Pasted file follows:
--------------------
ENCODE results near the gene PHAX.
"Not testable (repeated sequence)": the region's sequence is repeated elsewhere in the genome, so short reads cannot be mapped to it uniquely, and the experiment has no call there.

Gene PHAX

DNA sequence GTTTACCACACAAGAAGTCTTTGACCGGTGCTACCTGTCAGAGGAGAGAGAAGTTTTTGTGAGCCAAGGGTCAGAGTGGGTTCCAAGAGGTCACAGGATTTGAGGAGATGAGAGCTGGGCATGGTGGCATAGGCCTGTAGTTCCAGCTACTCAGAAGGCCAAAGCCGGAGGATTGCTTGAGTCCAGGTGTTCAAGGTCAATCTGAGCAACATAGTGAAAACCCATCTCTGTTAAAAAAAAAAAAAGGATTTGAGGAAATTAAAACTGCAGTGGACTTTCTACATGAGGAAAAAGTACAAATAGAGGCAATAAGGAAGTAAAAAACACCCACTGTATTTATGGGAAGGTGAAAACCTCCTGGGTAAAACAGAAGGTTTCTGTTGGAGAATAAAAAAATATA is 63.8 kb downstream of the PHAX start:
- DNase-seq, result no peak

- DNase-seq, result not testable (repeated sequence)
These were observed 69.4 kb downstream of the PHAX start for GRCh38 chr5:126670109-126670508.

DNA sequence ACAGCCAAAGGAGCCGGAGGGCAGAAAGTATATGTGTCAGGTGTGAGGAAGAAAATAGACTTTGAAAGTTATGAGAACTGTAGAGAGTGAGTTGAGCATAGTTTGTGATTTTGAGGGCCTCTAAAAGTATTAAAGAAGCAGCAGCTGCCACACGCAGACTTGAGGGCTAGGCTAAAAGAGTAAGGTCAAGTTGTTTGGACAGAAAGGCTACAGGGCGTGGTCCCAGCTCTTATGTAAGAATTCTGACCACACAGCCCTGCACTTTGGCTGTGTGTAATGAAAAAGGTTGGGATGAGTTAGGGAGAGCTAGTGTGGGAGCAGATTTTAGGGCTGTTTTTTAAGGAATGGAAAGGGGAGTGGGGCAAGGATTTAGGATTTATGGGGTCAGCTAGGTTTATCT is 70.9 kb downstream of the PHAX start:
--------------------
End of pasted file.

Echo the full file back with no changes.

ENCODE results near the gene PHAX.
"Not testable (repeated sequence)": the region's sequence is repeated elsewhere in the genome, so short reads cannot be mapped to it uniquely, and the experiment has no call there.

Gene PHAX

DNA sequence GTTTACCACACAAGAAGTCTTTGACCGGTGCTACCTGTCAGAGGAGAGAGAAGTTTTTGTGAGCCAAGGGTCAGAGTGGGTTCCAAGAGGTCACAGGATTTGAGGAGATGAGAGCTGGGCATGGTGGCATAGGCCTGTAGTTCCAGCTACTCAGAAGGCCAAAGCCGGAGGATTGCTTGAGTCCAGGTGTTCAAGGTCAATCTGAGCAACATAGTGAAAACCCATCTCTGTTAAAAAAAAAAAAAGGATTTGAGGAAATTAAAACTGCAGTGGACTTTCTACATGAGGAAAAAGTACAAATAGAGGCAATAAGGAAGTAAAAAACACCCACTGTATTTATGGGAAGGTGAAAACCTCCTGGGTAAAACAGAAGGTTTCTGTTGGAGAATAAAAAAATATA is 63.8 kb downstream of the PHAX start:
- DNase-seq, result no peak

- DNase-seq, result not testable (repeated sequence)
These were observed 69.4 kb downstream of the PHAX start for GRCh38 chr5:126670109-126670508.

DNA sequence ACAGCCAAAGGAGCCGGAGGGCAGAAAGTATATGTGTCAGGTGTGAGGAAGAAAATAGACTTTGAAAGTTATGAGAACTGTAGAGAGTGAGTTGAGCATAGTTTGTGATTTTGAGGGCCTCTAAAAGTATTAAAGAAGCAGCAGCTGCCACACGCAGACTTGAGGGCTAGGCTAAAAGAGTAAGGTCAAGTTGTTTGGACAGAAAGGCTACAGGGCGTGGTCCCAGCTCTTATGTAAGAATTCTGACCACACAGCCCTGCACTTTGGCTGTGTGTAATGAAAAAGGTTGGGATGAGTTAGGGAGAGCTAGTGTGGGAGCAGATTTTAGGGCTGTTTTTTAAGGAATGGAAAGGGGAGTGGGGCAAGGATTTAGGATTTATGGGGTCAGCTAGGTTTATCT is 70.9 kb downstream of the PHAX start: